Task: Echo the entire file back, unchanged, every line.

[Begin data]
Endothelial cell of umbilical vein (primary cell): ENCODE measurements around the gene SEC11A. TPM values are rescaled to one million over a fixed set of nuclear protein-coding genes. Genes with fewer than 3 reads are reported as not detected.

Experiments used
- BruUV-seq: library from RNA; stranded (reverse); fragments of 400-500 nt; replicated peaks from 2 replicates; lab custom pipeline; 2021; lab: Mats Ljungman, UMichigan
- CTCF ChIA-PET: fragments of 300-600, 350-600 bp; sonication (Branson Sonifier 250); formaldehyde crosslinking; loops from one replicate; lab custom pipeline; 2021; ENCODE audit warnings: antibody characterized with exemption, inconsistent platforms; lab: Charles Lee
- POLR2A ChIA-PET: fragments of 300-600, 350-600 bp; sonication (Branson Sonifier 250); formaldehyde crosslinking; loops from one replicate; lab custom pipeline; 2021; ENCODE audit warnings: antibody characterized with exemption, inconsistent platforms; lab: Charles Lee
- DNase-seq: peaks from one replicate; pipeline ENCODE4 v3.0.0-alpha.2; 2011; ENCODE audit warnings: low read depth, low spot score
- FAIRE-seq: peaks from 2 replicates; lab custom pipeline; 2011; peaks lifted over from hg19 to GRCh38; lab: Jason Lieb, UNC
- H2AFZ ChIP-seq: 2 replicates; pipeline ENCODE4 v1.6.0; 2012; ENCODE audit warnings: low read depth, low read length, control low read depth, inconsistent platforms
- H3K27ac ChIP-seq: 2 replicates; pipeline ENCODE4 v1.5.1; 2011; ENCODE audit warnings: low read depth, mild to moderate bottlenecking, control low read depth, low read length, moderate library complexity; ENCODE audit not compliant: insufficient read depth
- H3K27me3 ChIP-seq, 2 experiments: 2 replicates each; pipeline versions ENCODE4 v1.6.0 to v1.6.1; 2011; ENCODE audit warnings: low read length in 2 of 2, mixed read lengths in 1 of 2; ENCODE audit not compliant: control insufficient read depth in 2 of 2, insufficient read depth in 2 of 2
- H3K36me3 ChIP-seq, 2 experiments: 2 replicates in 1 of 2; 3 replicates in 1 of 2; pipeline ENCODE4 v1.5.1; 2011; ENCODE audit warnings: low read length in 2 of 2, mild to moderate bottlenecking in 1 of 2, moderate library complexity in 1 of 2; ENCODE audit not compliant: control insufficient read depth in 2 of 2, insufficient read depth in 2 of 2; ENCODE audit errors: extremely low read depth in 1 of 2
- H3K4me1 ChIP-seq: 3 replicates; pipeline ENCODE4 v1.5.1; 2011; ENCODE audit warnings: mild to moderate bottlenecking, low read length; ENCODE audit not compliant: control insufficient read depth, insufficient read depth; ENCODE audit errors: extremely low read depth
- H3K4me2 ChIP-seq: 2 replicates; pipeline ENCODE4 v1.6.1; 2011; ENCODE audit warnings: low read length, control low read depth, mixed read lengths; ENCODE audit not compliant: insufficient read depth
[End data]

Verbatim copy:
Endothelial cell of umbilical vein (primary cell): ENCODE measurements around the gene SEC11A. TPM values are rescaled to one million over a fixed set of nuclear protein-coding genes. Genes with fewer than 3 reads are reported as not detected.

Experiments used
- BruUV-seq: library from RNA; stranded (reverse); fragments of 400-500 nt; replicated peaks from 2 replicates; lab custom pipeline; 2021; lab: Mats Ljungman, UMichigan
- CTCF ChIA-PET: fragments of 300-600, 350-600 bp; sonication (Branson Sonifier 250); formaldehyde crosslinking; loops from one replicate; lab custom pipeline; 2021; ENCODE audit warnings: antibody characterized with exemption, inconsistent platforms; lab: Charles Lee
- POLR2A ChIA-PET: fragments of 300-600, 350-600 bp; sonication (Branson Sonifier 250); formaldehyde crosslinking; loops from one replicate; lab custom pipeline; 2021; ENCODE audit warnings: antibody characterized with exemption, inconsistent platforms; lab: Charles Lee
- DNase-seq: peaks from one replicate; pipeline ENCODE4 v3.0.0-alpha.2; 2011; ENCODE audit warnings: low read depth, low spot score
- FAIRE-seq: peaks from 2 replicates; lab custom pipeline; 2011; peaks lifted over from hg19 to GRCh38; lab: Jason Lieb, UNC
- H2AFZ ChIP-seq: 2 replicates; pipeline ENCODE4 v1.6.0; 2012; ENCODE audit warnings: low read depth, low read length, control low read depth, inconsistent platforms
- H3K27ac ChIP-seq: 2 replicates; pipeline ENCODE4 v1.5.1; 2011; ENCODE audit warnings: low read depth, mild to moderate bottlenecking, control low read depth, low read length, moderate library complexity; ENCODE audit not compliant: insufficient read depth
- H3K27me3 ChIP-seq, 2 experiments: 2 replicates each; pipeline versions ENCODE4 v1.6.0 to v1.6.1; 2011; ENCODE audit warnings: low read length in 2 of 2, mixed read lengths in 1 of 2; ENCODE audit not compliant: control insufficient read depth in 2 of 2, insufficient read depth in 2 of 2
- H3K36me3 ChIP-seq, 2 experiments: 2 replicates in 1 of 2; 3 replicates in 1 of 2; pipeline ENCODE4 v1.5.1; 2011; ENCODE audit warnings: low read length in 2 of 2, mild to moderate bottlenecking in 1 of 2, moderate library complexity in 1 of 2; ENCODE audit not compliant: control insufficient read depth in 2 of 2, insufficient read depth in 2 of 2; ENCODE audit errors: extremely low read depth in 1 of 2
- H3K4me1 ChIP-seq: 3 replicates; pipeline ENCODE4 v1.5.1; 2011; ENCODE audit warnings: mild to moderate bottlenecking, low read length; ENCODE audit not compliant: control insufficient read depth, insufficient read depth; ENCODE audit errors: extremely low read depth
- H3K4me2 ChIP-seq: 2 replicates; pipeline ENCODE4 v1.6.1; 2011; ENCODE audit warnings: low read length, control low read depth, mixed read lengths; ENCODE audit not compliant: insufficient read depth